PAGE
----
Science & Technology



Review: ‘Dragon’s Dogma 2’ and ‘Rise of the Ronin’ offer divergent takes on open-world games


Published in Science & Technology News

If you want to win game of the year, your best bet is to create an open-world game. The genre dominates when it comes to end-of-the-year considerations. The efforts are often the most eye-grabbing and they capture the imagination with their promise of adventure and fun.

Despite more than two decades of mining the format, developers are still finding ways to make open-world games feel fresh. “Dragon’s Dogma 2” and “Rise of the Ronin” are two projects that transport players to different worlds but diverge on how they do it. Capcom’s epic demands players immerse themselves in its high-fantasy adventure while Team Ninja’s samurai epic brings fresh eyes to a type of open-world game that Ubisoft specializes in.


Like any open-world game, each has flaws and troublesome bugs, but these are outweighed by the scope of their respected quests. With “Dragon’s Dogma 2,” players take on the role of the Arisen, whose heart is taken by a dragon. That puts players on a quest to defeat the beast, but along the way, they encounter a myriad of dramas and obstacles.

What separates “Dragon’s Dogma 2” from other fantasy action games is its Pawn system, an innovative feature that lets players create their own sidekick who travels with the Arisen. They absorb knowledge as players venture through the kingdoms of Vermund and Battahl. They figure out enemy weaknesses. They gain knowledge about how to finish quests.

Players mold their sidekicks through their adventures and then they’re sent out so that other players can use them. In “Dragon’s Dogma 2,” players hire other Pawns to fill out a party of four. Those other Pawns also have their own backgrounds crafted by others and it makes these background characters feel more organic.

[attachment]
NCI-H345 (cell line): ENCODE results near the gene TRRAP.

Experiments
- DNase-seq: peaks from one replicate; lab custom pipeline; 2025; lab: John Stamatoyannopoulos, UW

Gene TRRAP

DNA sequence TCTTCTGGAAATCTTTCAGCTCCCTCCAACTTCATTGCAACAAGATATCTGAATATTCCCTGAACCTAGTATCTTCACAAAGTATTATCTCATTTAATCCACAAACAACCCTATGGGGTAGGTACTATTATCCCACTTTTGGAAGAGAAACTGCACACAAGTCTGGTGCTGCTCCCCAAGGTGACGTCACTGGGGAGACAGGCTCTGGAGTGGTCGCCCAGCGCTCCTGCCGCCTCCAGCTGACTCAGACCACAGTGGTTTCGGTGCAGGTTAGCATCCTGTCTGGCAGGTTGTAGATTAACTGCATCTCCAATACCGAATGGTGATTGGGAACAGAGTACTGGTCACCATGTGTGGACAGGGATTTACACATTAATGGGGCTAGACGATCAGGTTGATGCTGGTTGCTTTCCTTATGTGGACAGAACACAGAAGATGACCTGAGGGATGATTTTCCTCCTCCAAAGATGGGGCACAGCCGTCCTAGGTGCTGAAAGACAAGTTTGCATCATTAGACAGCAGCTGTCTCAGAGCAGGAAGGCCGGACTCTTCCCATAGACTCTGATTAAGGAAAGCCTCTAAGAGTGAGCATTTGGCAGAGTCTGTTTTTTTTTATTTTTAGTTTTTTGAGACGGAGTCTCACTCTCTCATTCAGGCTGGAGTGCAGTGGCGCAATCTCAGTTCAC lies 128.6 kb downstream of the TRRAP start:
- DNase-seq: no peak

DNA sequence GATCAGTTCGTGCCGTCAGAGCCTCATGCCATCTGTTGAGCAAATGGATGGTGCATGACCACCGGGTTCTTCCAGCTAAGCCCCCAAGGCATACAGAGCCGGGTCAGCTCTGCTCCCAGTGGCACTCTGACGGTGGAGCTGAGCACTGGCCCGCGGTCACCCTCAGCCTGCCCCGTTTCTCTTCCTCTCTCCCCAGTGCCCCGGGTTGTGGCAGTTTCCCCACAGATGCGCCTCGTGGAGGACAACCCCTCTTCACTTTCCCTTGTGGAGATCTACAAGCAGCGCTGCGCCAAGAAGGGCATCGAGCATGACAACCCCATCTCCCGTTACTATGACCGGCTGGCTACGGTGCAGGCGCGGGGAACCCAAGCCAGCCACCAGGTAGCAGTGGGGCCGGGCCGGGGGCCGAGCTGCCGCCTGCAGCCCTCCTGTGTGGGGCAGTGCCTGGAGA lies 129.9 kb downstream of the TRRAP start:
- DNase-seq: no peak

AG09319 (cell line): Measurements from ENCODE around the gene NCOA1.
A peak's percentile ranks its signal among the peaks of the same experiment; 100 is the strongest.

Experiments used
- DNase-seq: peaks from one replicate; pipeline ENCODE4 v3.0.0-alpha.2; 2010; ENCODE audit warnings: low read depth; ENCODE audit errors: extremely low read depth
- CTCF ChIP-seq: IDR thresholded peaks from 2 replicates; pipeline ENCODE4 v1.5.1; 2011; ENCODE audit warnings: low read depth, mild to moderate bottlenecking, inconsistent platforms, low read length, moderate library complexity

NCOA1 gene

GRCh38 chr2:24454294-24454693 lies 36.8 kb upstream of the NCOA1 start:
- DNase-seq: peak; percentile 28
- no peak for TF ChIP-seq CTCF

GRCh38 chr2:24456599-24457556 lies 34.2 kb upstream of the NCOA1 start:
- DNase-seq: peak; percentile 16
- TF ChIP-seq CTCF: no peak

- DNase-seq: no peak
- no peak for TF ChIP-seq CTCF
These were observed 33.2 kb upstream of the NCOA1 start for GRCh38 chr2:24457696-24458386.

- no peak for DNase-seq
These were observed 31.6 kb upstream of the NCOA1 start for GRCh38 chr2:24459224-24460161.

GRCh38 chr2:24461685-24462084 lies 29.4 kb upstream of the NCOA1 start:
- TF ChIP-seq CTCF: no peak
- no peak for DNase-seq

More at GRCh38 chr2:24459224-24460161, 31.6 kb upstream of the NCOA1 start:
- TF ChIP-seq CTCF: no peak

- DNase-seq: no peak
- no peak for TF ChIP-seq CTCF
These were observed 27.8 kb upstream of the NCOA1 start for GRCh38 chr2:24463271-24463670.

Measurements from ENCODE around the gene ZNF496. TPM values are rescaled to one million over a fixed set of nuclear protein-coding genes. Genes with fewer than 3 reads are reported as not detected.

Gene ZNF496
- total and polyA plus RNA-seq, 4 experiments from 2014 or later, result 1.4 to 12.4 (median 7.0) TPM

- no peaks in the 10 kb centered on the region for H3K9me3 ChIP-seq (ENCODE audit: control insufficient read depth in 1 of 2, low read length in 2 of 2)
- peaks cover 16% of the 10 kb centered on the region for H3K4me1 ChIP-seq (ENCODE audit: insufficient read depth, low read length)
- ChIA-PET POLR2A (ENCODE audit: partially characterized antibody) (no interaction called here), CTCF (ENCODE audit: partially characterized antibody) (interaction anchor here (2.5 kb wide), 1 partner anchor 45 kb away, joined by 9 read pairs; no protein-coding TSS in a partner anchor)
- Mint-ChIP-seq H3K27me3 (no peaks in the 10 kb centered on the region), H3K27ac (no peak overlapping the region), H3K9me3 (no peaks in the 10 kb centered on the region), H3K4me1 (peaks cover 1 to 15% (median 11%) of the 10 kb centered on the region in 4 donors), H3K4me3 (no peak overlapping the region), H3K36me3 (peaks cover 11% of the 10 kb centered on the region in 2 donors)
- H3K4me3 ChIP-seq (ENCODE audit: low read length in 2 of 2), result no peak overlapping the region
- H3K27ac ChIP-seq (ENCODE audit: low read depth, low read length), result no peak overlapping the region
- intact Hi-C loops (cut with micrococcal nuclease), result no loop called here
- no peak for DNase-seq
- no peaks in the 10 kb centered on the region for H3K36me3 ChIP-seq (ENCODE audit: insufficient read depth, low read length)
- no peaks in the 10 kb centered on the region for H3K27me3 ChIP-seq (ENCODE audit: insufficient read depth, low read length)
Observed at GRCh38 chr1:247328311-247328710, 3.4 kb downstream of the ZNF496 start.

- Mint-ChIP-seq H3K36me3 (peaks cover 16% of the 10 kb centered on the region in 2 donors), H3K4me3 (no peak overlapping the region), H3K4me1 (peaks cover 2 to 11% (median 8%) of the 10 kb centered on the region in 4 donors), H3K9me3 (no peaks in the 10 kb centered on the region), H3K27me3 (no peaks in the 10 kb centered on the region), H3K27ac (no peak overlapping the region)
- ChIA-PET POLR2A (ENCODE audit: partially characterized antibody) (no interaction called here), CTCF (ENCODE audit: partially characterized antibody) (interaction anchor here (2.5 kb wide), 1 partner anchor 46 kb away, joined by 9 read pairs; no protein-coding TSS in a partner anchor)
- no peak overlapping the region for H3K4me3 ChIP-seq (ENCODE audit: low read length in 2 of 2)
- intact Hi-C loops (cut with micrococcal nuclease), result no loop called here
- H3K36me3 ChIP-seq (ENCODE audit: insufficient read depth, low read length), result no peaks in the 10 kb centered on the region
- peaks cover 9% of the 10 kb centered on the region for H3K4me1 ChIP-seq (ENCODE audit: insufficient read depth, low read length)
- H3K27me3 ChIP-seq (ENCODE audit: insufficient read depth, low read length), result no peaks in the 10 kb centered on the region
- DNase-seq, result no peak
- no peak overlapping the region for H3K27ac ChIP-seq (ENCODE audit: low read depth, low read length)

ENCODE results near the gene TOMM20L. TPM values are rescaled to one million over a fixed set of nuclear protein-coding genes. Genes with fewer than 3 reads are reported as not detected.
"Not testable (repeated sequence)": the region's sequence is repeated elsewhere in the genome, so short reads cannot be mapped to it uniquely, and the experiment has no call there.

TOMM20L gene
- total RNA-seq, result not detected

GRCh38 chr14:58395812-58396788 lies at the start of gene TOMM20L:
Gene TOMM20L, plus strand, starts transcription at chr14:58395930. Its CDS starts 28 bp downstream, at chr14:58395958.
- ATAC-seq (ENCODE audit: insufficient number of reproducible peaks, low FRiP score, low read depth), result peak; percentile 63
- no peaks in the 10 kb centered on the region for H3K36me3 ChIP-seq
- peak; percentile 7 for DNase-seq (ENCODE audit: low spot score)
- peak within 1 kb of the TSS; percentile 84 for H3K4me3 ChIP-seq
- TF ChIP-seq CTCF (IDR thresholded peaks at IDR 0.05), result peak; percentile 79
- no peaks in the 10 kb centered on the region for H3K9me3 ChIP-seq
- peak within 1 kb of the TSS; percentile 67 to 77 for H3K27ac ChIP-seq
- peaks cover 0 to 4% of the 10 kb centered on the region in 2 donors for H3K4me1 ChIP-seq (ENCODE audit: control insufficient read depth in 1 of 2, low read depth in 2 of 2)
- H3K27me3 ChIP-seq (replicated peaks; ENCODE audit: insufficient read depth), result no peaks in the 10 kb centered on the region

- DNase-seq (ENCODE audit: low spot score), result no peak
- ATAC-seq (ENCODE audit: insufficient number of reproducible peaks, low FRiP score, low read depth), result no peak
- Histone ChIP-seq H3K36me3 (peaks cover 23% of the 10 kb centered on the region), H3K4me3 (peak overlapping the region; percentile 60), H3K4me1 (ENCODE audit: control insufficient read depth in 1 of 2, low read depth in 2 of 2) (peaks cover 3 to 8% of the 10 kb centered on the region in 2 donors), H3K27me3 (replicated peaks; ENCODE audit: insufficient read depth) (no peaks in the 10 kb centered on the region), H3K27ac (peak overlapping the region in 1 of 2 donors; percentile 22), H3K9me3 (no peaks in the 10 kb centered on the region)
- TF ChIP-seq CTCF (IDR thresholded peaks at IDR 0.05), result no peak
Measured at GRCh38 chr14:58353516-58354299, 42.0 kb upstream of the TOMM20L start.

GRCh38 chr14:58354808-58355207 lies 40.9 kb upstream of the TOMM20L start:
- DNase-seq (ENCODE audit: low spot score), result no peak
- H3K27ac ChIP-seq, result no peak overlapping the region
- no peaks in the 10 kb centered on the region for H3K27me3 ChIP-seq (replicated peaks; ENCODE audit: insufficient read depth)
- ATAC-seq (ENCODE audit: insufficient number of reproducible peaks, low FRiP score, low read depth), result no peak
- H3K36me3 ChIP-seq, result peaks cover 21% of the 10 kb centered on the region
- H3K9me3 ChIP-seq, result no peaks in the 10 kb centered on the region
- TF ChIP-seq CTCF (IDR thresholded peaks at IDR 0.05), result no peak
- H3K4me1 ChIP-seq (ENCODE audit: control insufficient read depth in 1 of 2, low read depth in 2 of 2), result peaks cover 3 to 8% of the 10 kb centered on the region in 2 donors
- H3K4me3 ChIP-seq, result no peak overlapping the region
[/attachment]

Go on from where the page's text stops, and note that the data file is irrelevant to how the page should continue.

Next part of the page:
It’s a fascinating system that Hideaki Itsuno introduced on the PlayStation 3 in 2012, but the problem was that the game’s ambitions were limited by the technology. With “Dragon’s Dogma 2,” players get a vision that’s as gorgeous as it is demanding. It’s a title that asks players to invest themselves in the universe and role play as the main character.

The more players do that the more they’ll succeed in the campaign. That’s because everything serves the fiction of this high-fantasy world. “Dragon’s Dogma 2” doesn’t have offer hand-holding when it comes to directing players.

For example, players will have several quests that they can do in any order, but if they don’t do them in time they can miss the opportunity. Even if they fail a mission, they sometimes won’t find themselves with a game over, but instead, they’ll be thrown in jail, opening up a new avenue of adventure. In other instances, if players want to travel, they’ll have to initially do it via ox cart or on foot. Fast travel is an expensive proposition, but again, this all serves to immerse players into that fantasy world. The developers want players to explore and see the land and fall into emergent gameplay moments.


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